Bringing you news from all corners of Kenya.|Wednesday, December 13, 2017
You are here: Home » All Articles » Teachers’ shortage, poor infrastructure hinder quality of learning in Kajiado

Teachers’ shortage, poor infrastructure hinder quality of learning in Kajiado 




Public schools in Kajiado are grappling with performance challenges as the County records a shortage of 1, 300 teachers across 450 primary schools coupled with poor learning facilities.

According to Kenya National Union of Teachers (KNUT), Kajiado County Coordinator, Elly Korinko, the biggest hindrance to learning in the region is the high shortage of teachers and lack of funding for infrastructural development.

Korinko, in an interview yesterday, told Kenya News Agency that Teachers Service Commission had failed to replace retiring teachers and massive transfers which leads to shortage of teachers in all the schools.

“Currently Kajiado County has a deficit of 1,300 teachers across the 450 primary schools in the County, a number that highly contributes to the dwindling education standards in the County,” Korinko expressed concern.

He accused Teachers Service Commission (TSC) for being unfair to the County in terms of teachers’ provision despite having sent a number of correspondences to the employer to address the situation.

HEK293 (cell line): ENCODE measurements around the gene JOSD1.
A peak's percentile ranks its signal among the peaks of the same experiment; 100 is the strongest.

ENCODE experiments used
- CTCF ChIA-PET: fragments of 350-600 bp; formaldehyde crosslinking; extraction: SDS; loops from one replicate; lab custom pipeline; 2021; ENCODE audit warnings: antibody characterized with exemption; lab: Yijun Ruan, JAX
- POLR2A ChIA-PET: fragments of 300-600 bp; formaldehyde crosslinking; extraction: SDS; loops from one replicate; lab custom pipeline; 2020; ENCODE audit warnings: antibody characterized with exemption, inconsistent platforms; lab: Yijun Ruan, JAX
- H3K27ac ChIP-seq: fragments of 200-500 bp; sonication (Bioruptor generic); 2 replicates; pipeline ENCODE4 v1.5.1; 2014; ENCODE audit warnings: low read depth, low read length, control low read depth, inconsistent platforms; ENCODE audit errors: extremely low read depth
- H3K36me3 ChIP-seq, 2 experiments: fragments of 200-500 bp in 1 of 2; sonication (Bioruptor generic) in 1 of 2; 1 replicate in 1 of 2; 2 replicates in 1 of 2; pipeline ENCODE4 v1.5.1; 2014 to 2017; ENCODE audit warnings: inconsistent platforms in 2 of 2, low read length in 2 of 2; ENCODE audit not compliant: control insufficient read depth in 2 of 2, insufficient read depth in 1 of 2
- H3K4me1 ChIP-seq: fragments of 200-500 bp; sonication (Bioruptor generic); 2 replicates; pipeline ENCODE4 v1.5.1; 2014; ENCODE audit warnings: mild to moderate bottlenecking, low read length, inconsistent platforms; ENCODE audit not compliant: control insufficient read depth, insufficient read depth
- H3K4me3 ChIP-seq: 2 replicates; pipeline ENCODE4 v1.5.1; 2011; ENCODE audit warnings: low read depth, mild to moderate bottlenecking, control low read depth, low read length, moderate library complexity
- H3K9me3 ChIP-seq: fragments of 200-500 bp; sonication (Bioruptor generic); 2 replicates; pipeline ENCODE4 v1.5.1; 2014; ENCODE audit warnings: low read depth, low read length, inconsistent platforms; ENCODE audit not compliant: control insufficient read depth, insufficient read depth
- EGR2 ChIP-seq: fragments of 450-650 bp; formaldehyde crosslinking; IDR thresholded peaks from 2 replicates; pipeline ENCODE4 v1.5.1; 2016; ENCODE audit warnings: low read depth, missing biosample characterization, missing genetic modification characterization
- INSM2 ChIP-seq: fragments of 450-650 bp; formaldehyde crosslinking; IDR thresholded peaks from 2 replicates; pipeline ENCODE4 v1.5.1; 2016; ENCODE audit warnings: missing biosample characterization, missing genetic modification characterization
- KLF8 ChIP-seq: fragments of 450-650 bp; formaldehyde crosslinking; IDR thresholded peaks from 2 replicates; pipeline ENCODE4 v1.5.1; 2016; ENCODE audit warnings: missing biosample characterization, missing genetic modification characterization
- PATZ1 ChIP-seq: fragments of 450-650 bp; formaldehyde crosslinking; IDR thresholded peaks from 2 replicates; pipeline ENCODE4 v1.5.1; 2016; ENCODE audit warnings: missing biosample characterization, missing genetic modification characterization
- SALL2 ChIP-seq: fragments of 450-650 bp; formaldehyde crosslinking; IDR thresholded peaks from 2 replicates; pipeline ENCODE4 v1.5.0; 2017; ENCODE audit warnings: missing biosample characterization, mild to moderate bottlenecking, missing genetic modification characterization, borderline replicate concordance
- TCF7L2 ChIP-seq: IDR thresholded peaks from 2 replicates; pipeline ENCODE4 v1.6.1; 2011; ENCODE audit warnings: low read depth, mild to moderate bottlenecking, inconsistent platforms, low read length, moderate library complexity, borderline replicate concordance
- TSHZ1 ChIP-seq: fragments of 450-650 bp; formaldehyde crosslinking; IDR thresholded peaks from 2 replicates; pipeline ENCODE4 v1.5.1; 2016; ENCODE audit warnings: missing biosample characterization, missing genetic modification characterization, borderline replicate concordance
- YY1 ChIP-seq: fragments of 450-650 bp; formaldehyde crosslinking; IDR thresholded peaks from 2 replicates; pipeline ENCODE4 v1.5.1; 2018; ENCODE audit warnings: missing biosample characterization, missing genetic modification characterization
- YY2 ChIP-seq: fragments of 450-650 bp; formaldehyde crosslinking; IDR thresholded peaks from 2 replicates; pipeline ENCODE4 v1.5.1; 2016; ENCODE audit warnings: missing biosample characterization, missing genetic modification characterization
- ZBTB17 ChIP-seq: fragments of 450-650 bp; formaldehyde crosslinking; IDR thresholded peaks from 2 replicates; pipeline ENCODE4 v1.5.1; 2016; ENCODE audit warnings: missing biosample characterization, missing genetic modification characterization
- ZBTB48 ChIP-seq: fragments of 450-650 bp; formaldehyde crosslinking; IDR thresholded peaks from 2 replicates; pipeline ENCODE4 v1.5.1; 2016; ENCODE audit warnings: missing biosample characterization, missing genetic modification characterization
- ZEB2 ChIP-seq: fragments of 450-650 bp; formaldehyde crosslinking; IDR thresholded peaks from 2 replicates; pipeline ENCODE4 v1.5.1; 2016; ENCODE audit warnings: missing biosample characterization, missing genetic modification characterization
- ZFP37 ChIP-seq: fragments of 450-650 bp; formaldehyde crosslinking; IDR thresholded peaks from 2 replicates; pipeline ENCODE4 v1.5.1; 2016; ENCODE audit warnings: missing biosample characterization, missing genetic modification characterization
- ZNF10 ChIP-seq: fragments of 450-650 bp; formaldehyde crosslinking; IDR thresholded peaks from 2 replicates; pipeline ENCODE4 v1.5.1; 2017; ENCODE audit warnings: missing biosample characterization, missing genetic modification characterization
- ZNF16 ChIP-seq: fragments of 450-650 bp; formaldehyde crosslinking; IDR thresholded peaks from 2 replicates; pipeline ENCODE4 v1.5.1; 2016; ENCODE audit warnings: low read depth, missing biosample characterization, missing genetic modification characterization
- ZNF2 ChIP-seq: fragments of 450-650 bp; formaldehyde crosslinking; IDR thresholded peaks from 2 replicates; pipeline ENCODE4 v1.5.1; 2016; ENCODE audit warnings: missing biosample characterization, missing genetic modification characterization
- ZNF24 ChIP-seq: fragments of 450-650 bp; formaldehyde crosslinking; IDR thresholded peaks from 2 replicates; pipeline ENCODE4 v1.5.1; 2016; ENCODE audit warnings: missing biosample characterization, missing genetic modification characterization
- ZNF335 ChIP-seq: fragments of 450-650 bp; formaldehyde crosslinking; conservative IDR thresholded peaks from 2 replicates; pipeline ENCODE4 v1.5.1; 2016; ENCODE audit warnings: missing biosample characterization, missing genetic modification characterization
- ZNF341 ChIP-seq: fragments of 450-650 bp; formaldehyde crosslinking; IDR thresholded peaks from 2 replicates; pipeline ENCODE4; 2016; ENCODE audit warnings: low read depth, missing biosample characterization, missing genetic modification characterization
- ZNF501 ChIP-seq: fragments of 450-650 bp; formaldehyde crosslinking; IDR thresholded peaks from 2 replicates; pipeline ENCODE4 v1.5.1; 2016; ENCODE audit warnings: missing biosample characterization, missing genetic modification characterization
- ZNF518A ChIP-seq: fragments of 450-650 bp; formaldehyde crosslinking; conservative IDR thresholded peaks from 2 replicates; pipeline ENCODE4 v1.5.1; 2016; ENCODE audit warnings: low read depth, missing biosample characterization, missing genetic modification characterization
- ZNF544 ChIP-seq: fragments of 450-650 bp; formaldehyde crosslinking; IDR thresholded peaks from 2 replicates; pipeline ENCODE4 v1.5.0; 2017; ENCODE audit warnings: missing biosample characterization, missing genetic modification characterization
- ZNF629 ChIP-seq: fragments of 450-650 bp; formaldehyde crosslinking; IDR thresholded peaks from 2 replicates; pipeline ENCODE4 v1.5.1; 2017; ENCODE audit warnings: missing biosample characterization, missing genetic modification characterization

The Coordinator accused TSC of transferring personnel to other Counties without replacement.

“In 2015 the Commission transferred over 50 teachers and we only got 23 in return as well as losing over 20 teachers through retirement annually,” lamented Korinko.

He noted that most teachers in the remote areas of Kajiado do not have houses and were forced to live in staffrooms with some in classrooms where infrastructure were not enough.

Korinko appealed to the National and County Governments to devise a mechanism of ensuring resources were allocated to build better classrooms and improve school amenities in areas where infrastructure has been neglected for a long time.

“The National Government through the Constituency Development Fund (CDF) is to allocate money for construction of classrooms and teacher’s housing, but the money is not enough,” said Korinko.

The Coordinator expressed appreciations to well-wishers and Non – Governmental organizations (NGOs) who have partnered with parents in various schools to ensure learning was facilitated.

By Nelly Kosgey and Albert Lemomo

Related posts:

Leave a Response